• Once all the power control operations have been inserted in an energy window, generally at energy window boundaries, some of the operations may be redundant. For example, if energy windows are formed consecutively in a programs, it is often unnecessary to reset voltage and frequency at the end of a preceding energy window if a new setting is applied soon after, as the next energy window starts. In some embodiments, the EPS technique described herein can detect power control operations which are redundant with another one, and can remove such redundant operations, partially or entirely, from the modified program.
  • A power control operation O1 is considered to be redundant with another power control operation O2, if O2 is executed soon after O1 when the program runs. Soon after generally means without the execution of a certain number of other program statements between the operations O1 and O2. The power control operations O1 and O2 can potentially be the same operation. Techniques such as searching for loops or counting the number of operations between the two power control operations (e.g., in a beta tree, syntax tree, a graph, etc.), can be used to estimate if the two operations will be executed within a short period of time. Complex analysis can also be employed to estimate the proximity of two operations.
  • Once two power control operations are determined to be close, the operation O1, redundant with O2, can be restricted to run only in cases where O2 does not run. Such restriction can be applied by identifying specific redundancy cases and by modify the program accordingly. We describe hereafter three common cases as an example of the possible usages of this technique.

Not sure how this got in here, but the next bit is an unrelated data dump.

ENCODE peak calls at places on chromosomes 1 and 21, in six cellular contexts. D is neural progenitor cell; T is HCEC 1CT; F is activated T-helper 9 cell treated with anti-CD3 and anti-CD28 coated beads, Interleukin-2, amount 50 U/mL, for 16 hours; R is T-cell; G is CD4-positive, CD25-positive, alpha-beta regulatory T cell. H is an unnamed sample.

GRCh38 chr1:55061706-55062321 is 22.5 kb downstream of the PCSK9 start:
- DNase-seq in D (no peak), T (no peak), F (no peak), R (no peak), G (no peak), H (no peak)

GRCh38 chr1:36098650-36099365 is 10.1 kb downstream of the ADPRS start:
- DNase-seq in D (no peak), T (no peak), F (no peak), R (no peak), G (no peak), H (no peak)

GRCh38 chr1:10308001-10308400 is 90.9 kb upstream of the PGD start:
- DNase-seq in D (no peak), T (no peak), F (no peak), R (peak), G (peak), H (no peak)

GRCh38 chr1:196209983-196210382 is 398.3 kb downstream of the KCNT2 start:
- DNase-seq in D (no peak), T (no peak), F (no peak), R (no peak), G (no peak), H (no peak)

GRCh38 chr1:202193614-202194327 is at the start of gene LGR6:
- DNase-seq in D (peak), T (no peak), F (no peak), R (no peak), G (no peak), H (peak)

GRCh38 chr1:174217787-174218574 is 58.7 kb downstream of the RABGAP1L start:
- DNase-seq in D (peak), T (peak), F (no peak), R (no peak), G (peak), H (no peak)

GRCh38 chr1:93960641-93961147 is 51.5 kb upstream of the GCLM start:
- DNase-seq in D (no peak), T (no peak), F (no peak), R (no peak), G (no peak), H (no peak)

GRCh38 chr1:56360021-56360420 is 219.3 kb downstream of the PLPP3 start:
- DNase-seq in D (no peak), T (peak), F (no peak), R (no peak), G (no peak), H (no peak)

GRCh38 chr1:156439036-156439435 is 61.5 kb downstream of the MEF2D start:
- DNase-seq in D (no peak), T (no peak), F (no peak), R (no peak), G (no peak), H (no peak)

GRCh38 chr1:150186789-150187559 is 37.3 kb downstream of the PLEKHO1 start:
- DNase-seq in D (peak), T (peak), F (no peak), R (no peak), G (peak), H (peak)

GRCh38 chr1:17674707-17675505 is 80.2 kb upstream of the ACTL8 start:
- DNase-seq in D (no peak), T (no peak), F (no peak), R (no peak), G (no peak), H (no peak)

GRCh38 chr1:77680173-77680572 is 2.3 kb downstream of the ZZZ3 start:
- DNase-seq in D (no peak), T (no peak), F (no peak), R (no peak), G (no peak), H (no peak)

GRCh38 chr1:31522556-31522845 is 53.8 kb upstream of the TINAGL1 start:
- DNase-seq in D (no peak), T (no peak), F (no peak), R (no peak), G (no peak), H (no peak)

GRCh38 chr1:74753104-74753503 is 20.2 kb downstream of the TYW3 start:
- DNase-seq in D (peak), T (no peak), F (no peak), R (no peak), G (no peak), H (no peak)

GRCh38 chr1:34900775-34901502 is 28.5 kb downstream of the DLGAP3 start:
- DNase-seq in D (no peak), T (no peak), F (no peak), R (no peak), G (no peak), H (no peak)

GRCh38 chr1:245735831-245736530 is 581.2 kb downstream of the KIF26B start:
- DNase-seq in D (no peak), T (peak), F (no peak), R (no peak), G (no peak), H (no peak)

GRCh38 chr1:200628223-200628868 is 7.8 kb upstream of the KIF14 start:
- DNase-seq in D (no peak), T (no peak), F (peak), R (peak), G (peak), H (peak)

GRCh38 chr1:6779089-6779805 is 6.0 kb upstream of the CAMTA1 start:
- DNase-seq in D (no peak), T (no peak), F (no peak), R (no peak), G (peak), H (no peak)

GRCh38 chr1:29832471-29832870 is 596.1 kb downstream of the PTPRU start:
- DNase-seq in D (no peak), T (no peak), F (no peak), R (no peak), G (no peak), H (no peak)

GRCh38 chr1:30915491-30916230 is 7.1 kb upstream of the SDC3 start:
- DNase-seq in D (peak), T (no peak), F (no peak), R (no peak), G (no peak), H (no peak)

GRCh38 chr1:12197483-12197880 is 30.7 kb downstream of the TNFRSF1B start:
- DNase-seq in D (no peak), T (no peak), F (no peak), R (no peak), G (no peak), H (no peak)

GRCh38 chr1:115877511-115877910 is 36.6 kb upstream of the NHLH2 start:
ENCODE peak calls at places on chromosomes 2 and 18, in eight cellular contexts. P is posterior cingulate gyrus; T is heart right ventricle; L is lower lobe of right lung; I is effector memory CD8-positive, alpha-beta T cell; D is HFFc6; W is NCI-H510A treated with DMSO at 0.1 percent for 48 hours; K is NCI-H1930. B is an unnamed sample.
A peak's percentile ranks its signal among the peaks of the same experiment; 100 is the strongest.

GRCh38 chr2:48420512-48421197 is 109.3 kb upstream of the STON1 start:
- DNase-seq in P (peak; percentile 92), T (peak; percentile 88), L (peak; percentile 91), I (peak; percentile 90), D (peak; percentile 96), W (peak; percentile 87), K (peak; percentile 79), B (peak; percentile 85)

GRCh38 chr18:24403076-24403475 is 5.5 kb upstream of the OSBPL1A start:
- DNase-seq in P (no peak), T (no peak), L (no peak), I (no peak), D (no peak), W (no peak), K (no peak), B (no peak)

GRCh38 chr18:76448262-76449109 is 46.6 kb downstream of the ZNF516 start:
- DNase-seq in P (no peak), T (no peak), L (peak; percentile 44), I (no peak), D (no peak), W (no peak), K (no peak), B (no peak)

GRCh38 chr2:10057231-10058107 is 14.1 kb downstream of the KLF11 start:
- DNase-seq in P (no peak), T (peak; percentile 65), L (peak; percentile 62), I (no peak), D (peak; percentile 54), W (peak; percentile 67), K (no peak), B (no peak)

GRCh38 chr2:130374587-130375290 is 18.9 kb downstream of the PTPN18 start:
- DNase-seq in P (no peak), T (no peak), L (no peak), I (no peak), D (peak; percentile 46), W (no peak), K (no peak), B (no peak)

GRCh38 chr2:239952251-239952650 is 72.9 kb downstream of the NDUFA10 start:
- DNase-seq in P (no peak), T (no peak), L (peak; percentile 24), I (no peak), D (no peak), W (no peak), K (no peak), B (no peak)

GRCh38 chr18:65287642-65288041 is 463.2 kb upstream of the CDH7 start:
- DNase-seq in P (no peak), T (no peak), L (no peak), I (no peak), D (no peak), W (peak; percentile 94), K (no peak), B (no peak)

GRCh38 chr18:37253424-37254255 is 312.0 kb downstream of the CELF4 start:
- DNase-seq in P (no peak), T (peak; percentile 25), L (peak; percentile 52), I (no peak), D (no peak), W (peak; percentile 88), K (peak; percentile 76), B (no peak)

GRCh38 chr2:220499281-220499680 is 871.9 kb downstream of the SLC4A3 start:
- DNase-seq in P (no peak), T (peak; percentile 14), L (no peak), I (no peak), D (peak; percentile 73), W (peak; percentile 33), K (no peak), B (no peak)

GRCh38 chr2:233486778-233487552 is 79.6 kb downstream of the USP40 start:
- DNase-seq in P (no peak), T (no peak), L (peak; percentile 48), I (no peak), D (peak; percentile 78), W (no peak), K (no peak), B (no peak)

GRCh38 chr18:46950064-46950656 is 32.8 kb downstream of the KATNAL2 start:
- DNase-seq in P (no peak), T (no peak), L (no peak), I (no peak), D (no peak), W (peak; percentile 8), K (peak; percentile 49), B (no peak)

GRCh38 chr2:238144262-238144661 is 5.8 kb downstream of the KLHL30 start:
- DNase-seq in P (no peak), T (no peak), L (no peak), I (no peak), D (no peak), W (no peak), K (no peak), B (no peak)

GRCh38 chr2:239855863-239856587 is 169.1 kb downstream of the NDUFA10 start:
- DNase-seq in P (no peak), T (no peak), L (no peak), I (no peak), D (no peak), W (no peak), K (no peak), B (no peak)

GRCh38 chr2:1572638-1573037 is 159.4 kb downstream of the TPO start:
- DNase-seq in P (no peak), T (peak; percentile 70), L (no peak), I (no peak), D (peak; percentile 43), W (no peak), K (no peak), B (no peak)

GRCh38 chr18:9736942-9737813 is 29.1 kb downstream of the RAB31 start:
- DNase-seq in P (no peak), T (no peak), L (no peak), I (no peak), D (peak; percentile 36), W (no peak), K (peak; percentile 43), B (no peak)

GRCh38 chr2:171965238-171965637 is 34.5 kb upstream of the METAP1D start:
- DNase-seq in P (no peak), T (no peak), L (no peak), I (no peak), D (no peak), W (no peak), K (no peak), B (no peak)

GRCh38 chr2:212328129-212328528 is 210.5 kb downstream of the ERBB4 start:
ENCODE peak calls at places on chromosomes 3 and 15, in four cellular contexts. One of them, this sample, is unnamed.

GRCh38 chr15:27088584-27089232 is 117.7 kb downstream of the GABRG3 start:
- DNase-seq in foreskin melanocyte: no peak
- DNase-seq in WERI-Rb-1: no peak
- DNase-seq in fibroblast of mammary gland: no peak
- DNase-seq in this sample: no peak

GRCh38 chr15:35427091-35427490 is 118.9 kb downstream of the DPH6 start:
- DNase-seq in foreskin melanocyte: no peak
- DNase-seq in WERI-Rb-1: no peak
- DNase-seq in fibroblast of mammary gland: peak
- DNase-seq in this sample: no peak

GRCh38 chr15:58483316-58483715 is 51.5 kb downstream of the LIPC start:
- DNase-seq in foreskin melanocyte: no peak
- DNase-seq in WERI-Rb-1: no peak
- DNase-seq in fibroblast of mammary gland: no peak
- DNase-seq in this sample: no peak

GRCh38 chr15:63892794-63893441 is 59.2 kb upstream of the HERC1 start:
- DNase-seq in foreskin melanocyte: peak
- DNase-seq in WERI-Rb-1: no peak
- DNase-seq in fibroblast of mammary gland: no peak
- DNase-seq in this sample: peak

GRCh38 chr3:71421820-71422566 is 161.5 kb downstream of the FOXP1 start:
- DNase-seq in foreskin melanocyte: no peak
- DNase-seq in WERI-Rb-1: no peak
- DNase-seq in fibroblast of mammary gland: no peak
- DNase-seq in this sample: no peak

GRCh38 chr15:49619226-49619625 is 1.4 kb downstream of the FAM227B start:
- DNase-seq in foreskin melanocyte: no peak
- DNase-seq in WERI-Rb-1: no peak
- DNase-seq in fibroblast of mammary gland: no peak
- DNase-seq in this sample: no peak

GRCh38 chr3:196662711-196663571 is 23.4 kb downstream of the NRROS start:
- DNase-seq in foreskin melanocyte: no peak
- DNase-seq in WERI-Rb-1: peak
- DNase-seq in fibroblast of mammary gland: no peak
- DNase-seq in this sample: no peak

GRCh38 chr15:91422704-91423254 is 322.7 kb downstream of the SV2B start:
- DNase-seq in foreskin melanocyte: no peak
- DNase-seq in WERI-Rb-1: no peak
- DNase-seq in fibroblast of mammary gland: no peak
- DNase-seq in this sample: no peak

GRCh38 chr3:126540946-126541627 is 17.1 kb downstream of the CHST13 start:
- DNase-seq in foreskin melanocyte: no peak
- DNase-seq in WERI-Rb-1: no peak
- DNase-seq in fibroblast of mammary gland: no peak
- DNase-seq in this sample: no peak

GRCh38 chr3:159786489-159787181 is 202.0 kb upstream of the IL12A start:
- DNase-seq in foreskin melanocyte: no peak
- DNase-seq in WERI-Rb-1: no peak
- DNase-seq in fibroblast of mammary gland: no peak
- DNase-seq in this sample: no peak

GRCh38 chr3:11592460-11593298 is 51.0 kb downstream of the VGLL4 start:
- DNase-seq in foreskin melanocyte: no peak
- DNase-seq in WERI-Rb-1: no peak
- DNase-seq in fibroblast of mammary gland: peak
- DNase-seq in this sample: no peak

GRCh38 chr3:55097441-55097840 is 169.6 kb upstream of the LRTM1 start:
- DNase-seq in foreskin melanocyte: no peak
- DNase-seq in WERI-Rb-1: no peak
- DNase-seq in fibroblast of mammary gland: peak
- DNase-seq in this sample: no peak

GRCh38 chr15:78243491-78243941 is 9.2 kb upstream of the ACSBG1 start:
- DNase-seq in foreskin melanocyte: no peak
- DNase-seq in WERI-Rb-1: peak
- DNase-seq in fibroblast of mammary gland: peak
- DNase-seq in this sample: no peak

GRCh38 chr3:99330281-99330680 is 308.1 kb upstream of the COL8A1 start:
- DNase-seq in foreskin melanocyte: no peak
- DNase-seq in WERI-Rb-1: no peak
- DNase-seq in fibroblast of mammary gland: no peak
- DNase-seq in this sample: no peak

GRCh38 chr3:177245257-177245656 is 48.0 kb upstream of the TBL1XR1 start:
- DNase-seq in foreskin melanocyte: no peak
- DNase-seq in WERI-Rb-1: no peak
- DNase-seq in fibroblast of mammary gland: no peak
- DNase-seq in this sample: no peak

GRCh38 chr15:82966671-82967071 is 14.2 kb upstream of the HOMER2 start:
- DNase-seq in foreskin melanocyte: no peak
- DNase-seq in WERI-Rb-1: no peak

• If both O1 and O2 are in the same loop and if O1 is textually before O2 in the program, the iteration domain of O2 can be subtracted from the iteration domain of O1 to remove the redundancy; if the operations O1 and O2 are in the same loop, O1 being one of the last loop instructions and O2 being one of the first loop instructions, and if O1 and O2 have the same iteration domain, then O1 can be hoisted after the loop; if the operations O1 and O2 designate a single power control operation performed at the beginning of a loop and if no other power control operations are performed in the loop, the power control operation can be hoisted before the loop. This technique is not restricted to the described example cases, and can also be applied to other cases. The power control operation redundancy detection and correction process described herein can be repeated as long as opportunities to eliminate redundant power options can be found in the program.
  • Results
  • We demonstrate results for EPS using the space-time adaptive processing STAP benchmarks. Results are generated for these kernels by a model designed to reflect typical PERFECT architecture capabilities including fast dynamic voltage and frequency scaling (DVFS) transitions and process technology that is significantly smaller than the current state-of-the-art. Instrumented code is used to gather counts of significant high-level events such as compute and memory operations. These counts are assigned energy and power costs to arrive at an estimate of power consumption on PERFECT architectures with respect to existing fabrication technologies, (also known as process technologies or semiconductor device fabrication nodes), such as in 45 nm, 32 nm, 22 nm, 14 nm, etc. It should be understood that STAP benchmarks and PERFECT architectures are used for experimentation and/or illustration only. In various embodiments, the techniques described herein can be used with any kind of software, because software generally involves computations and/or memory operations. These techniques can be used to optimize the execution of software using any data processing system that may include one or more CPUs, one or more memory banks, cache memory unit(s), buffer(s), co-processor(s), and other components.